Plandico Bay


I retrieved this investigative report written by Diosa Labiste for the Philippine Daily Inquirer sometime in 2001. It mentions the involvement of Raul Banias and Jett Rojas in fishpen operations in Plandico Bay, which I mentioned in my previous blog post:

Bay fish pens keep villages at low ebb”

by Ma. Diosa Labiste, Philippine Daily Inquirer, September 29, 2001
Privately owned fish pens and cages are choking the Plandico Bay in northern Iloilo and the source of livelihood of some 500 families of fishers and shellfish and fry gatherers. Three of the structures, which cover almost two-thirds of the bay, are being blamed not only for depriving the communities food and access to the bay but also for the rise in pollution and siltation in the water body. Brothers Juan and Julio Alvarez own two of the pens, and the third, the fishers claimed, is jointly owned by Mayors Jett Roxas of Ajuy and Raul Banias of Concepcion. The two officials have strongly denied the accusation.

Leaders of the fishing communities recently asked the provincial board to help rid the bay of the fish cages and pens. If these were not dismantled, they said, the bay’s resources would slowly dwindle, its waters would remain polluted and the small fishers would go hungry. The 160-hectare Plandico Bay lies between the territorial waters of Concepcion and Ajuy and drains into the Visayan Sea through an opening of a hundred meters. Also called the Tinagong Dagat (“The Hidden Sea” -gss) by the residents, the bay is ringed by mountains, making it suitable to year-round fishing. During high-tide, the whole bay is submerged. When the tide ebbs, especially during the monsoon months, only 30 hectares of the bay area is submerged.

The Plandico Bay serves as the fishing ground of some 500 families in Barangay Silagon in Ajuy and the adjoining villages of Nino, Plandico, Tamisaac and Macalbang in Concepcion. Families also gather clams and other shellfish, as well as catch shrimp and crabs that are abundant in the mangrove areas during low tide.

After years of trial and error, a group of fishers in 1997 pioneered the raising of bangus (milkfish) in fish pens in the bay. With 202 members, they organized the Silagon Multi-purpose Cooperative. Bangus raising, timed during the monsoon months (October to February), proved to be lucrative. The cooperative earned more than P500,000 and many members received P20,000 each in dividends.

News of the highly profitable venture spread and three more fish pens were built, but this time, by private investors. Unlike the cooperative, which gives the bay a rest after one crop season, the privately owned pens and fish cages squat inside the bay all year to harvest bangus. The presence of the new structures sparked resentment among the cooperative members and the residents. In a petition signed by more than 400 members, the cooperative blamed the private fish pens for preventing them access to the bay to fish and transport products….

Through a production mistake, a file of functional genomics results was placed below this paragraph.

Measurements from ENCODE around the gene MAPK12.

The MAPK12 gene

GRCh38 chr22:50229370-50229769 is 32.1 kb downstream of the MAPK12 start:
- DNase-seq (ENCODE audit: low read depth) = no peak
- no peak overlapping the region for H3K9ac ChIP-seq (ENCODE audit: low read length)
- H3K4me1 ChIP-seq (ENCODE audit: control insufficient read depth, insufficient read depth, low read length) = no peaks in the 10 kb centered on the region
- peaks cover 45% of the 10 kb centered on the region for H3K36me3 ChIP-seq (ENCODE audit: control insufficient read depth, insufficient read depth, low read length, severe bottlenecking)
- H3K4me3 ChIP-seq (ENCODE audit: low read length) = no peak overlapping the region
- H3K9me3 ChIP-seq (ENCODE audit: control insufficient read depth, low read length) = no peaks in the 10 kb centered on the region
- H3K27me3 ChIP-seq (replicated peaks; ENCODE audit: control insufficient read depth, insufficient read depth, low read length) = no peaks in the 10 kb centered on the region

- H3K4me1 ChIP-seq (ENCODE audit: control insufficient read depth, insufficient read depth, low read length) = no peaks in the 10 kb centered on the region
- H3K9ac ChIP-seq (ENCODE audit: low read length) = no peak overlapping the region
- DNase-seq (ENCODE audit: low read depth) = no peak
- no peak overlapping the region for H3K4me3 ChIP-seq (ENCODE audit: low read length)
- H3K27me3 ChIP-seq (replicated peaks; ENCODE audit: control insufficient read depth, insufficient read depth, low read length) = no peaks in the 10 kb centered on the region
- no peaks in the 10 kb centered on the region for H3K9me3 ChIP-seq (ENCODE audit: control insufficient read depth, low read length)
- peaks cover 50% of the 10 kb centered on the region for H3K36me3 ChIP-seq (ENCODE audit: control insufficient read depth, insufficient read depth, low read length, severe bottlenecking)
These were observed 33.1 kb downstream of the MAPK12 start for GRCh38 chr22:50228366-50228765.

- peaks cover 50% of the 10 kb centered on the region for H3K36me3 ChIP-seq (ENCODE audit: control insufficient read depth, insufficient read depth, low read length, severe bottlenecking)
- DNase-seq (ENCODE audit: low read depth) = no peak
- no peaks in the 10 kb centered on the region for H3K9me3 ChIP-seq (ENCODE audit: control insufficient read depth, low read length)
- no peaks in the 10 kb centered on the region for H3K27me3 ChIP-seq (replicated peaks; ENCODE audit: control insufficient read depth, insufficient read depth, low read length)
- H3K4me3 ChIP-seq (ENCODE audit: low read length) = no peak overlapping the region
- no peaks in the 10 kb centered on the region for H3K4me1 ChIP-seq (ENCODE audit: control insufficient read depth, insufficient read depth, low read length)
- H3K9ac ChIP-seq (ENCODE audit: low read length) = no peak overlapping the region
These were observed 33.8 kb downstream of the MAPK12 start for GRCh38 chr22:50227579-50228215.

…The presence of the fish pens at the bay, considered a natural harbor, has kept away fishing boats and bancas that used to beach and take shelter from strong waves and winds during typhoons. The cooperative complained that the fish pens at the mouth of the bay were blocking fish coming in to spawn. At least 75 percent of the bay entrance is obstructed by a network of bamboo poles and the nets of fish pens.

The presence of fish pens has turned the waters murky, raising fears that a fish kill may not be far-fetched. Only a fraction of the feeds given to milkfish is eaten because the feeds sink too fast, are too fine or are not easily digested. The cooperative computed that every year, about 880 tons of wasted commercial bangus feeds are deposited at the bottom of the bay. The concentration of feeds can use up a lot of oxygen….

….The provincial board has yet to release its findings, which will be submitted to Governor Niel Tupas Sr. for appropriate action. Yet, the board members agreed that the fish pens at the mouth of the bay should be dismantled to provide relief to the fishing ground. Under the Philippine Fishery Code of 1998, only 10 percent of the bay is allowed for fish farming. In the case of the Plandico Bay, the board members noted that the pens and cages already covered 70 percent of the bay….

About Manuel "Boy" Mejorada
Manuel "Boy" Mejorada is a journalist and social media activist. A former Iloilo provincial administrator, he is now waging a crusade against corruption and narco-politics.

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